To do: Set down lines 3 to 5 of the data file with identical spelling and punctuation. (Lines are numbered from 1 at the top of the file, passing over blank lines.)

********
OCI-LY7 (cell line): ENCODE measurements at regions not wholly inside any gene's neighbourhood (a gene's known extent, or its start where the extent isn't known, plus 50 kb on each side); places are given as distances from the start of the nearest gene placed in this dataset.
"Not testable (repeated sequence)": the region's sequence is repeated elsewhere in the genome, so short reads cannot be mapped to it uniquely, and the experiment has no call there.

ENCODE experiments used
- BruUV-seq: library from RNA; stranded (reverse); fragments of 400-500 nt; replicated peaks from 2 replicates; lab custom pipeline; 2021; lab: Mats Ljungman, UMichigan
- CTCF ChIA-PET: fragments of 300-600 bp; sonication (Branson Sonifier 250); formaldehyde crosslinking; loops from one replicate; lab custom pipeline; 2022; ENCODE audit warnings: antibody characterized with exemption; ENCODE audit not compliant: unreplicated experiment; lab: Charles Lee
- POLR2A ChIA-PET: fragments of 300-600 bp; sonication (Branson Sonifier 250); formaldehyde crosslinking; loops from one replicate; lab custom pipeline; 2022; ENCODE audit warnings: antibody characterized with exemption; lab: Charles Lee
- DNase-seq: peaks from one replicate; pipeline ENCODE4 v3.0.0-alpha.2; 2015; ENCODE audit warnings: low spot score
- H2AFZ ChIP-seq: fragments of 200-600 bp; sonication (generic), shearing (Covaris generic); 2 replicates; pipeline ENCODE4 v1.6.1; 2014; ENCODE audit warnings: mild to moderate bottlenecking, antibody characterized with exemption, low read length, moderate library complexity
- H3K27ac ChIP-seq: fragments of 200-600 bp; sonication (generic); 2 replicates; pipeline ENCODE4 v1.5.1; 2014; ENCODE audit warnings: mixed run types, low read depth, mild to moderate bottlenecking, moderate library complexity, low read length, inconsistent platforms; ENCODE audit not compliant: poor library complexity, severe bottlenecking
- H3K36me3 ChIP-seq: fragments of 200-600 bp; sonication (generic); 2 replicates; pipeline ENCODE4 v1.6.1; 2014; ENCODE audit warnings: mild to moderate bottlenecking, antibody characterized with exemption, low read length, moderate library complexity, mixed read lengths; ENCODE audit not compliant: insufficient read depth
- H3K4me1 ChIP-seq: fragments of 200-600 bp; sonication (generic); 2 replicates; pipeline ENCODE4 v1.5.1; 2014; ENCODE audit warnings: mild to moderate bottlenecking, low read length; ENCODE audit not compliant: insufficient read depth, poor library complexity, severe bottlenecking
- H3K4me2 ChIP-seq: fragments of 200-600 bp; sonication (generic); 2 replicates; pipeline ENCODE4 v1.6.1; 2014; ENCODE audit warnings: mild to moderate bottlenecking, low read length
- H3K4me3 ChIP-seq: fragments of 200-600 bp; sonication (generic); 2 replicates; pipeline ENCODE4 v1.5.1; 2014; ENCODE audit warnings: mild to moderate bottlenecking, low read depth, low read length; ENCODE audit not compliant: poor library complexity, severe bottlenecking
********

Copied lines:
ENCODE experiments used
- BruUV-seq: library from RNA; stranded (reverse); fragments of 400-500 nt; replicated peaks from 2 replicates; lab custom pipeline; 2021; lab: Mats Ljungman, UMichigan
- CTCF ChIA-PET: fragments of 300-600 bp; sonication (Branson Sonifier 250); formaldehyde crosslinking; loops from one replicate; lab custom pipeline; 2022; ENCODE audit warnings: antibody characterized with exemption; ENCODE audit not compliant: unreplicated experiment; lab: Charles Lee